Meet The Speakers: Illiah Manger & Rachel Davis

We are so excited to have Illiah and Rachel join us for Baltimore Design Week. Together, they bring us insights into creative communities with their In Perfect Harmony–Choosing Creative Communities event on October 24th.

Here’s what they have to say about the event: “We can’t wait to meet everyone during our Creative Communities event. This isn’t a typical talk where you leave with a numb bum because you sat in your seat the whole time listening to someone talk at you. We have some amazing activities planned for us to explore values and aligning those with communities.”

Choosing Creative Communities

Rachel will also be facilitating a Problem Framing Workshop on October 27. Rachel gave us a little insight into the event: “I view problem framing as step 0 of Design Thinking. Many times we jump right in because we believe we know the pain points and the user and we are ready to empathize with them, but we haven’t examined the “What Else?” There may be perspectives––or even users––we haven’t considered when we don’t explore other frames.” Join Rachel as she guides us through how to approach problem framing as we wrap up Baltimore Design Week. 

Haven’t grabbed a seat yet to these events?
Grab a FREE ticket to the Creative Communities event HERE.
Snag a seat at the Problem Framing Workshop HERE.

Problem Framing Workshop-Baltimore Design Week

Now, let’s get to know Illiah and Rachel a little more…

What’s your favorite quote/philosophy?

Illiah: “Vulnerability is the birthplace of innovation, creativity, and change” – Brene Brown

We are each a wealth of knowledge, creativity, power. Our stories make up who we are, but it requires courage and vulnerability to be innovators, thinkers, designers. Brene Brown’s writing and talks inspire me to live fully and continue to do the work I’m called to.

Rachel: Everyone is creative. One of my favorite books is Creative Confidence by Tom Kelley and David Kelley. This whole philosophy of everyone is creative is what drives my brand Your True Tribes. One of my favorite quotes from this book is, “What we’ve found is that we don’t have to generate creativity from scratch. We just need to help people rediscover what they already have; the capacity to imagine—or build upon—new-to-the-world ideas. But the real value of creativity doesn’t emerge until you are brave enough to act on those ideas.”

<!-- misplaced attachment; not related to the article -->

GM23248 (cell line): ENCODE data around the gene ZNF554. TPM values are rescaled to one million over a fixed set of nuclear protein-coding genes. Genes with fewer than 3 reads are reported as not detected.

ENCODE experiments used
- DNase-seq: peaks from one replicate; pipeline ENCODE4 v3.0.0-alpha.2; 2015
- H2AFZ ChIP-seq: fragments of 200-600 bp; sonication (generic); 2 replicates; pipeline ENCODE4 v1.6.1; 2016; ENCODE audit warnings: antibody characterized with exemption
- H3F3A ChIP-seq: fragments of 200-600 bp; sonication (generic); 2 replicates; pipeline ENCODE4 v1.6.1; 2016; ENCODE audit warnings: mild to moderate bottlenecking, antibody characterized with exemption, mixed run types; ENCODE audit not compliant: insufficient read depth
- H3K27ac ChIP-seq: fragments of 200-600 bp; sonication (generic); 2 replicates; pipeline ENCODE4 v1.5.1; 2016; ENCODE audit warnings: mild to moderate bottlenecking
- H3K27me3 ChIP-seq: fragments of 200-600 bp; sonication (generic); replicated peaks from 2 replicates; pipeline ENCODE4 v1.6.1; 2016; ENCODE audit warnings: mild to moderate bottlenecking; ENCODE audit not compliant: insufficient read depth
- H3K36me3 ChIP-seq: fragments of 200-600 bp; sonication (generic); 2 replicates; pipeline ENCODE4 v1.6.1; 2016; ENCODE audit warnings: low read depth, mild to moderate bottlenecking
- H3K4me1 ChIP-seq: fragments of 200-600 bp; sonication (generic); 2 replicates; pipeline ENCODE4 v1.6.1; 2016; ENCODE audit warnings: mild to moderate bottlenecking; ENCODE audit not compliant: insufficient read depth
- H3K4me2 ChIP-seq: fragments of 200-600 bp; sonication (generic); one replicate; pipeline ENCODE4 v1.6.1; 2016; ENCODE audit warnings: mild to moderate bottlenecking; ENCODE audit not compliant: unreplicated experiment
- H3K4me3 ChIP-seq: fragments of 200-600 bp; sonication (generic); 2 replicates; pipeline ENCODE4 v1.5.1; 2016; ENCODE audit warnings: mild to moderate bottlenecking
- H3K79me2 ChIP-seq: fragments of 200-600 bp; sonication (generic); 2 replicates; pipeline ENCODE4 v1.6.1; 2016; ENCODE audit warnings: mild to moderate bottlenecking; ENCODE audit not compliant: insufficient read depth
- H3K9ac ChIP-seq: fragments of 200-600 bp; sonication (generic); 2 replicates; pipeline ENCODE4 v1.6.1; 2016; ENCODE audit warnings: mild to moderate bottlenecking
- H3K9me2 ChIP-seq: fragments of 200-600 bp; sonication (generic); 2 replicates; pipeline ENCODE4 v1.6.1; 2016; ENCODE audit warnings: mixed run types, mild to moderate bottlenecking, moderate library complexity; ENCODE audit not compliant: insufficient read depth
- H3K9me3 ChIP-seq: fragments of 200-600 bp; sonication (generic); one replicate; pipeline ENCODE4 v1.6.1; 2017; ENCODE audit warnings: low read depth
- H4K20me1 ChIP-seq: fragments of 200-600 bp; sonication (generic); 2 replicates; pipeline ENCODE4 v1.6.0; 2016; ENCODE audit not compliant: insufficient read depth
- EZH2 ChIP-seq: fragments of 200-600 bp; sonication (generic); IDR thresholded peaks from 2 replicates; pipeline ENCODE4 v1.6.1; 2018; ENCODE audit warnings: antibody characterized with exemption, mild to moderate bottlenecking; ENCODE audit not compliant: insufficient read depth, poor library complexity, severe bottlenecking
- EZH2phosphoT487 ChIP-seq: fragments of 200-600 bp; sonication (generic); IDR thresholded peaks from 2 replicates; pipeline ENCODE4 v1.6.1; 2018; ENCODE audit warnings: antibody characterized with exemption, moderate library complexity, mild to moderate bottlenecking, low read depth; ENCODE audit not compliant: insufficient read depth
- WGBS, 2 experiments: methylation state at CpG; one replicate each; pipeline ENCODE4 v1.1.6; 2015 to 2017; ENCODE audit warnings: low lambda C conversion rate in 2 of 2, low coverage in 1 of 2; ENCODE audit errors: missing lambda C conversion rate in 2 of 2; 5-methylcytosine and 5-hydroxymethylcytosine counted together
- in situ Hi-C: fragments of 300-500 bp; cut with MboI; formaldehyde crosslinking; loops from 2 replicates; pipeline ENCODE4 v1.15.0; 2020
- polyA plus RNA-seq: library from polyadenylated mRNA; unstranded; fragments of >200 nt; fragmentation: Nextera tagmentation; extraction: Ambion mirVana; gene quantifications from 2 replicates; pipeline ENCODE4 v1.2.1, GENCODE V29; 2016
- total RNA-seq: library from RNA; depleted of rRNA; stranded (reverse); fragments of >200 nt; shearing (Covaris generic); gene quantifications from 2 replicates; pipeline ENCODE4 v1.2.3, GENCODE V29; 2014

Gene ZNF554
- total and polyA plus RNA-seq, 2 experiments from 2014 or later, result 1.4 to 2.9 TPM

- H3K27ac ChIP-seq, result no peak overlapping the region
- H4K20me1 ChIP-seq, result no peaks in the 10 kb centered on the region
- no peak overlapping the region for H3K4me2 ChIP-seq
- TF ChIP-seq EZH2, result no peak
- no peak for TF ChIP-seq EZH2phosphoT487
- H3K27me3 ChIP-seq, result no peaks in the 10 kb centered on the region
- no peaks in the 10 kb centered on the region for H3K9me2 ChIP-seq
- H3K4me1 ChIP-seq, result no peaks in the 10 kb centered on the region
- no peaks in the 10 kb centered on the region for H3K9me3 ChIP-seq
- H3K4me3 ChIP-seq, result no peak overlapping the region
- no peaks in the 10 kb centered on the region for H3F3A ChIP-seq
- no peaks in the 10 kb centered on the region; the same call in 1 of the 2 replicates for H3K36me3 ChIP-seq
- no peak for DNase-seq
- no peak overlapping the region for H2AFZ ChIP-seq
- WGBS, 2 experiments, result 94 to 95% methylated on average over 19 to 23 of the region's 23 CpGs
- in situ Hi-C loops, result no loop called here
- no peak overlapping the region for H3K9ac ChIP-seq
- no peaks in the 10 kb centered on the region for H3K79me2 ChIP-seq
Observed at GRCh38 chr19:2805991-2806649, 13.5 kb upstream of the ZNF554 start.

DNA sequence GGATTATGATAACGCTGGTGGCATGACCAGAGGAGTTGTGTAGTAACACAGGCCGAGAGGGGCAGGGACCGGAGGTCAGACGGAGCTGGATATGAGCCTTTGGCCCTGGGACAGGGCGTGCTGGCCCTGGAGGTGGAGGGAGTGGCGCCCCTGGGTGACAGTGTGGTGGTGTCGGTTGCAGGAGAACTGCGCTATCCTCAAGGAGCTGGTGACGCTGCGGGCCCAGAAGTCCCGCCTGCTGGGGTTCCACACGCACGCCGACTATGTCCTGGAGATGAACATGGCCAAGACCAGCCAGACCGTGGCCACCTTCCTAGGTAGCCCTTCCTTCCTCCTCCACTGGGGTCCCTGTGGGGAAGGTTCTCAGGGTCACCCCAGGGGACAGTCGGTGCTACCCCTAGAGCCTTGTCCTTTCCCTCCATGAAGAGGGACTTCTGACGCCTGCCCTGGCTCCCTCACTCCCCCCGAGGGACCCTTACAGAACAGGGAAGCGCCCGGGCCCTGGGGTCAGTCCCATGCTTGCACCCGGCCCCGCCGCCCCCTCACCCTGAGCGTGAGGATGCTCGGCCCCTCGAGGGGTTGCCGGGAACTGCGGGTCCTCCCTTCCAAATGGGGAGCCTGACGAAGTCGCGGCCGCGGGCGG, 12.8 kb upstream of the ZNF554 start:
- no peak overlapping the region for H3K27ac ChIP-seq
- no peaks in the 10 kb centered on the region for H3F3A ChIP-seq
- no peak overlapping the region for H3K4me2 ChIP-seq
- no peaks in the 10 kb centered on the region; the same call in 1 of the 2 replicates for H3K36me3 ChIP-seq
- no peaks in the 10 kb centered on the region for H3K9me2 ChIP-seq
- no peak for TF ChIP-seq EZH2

Doesn’t matter if you are a designer, a copywriter, an accountant, a dentist, seriously whatever you are an expert in you are also creative. You have the ideas in your head it’s about working with those individuals who can help you organize those thoughts, and help you make them come alive in the world.

What is your biggest challenge as a designer/creative?

Illiah: That debilitating fear that comes with not thinking your ideas are good. That low-feeling you hit when you think the client won’t like what you’re designing is always a challenge. This leads to putting the work off because you don’t know if you can do it justice, and that procrastination just forces you to work under pressure when it’s not needed.

Rachel: The ever-present imposter syndrome. Any time I have creative block, or can’t get out of a creative slump, or just get into a funk. It’s that little voice in the back of my head that wants to tell me, well maybe you aren’t good enough to be doing this. Creative communities have actually helped a lot with this—being able to have a sounding board, a place to talk with like-minded people, a place that gets me back on track when that little imposter syndrome troll throws me off the bridge into the water. This is what I value in communities and close friends who help me come back to my true focus.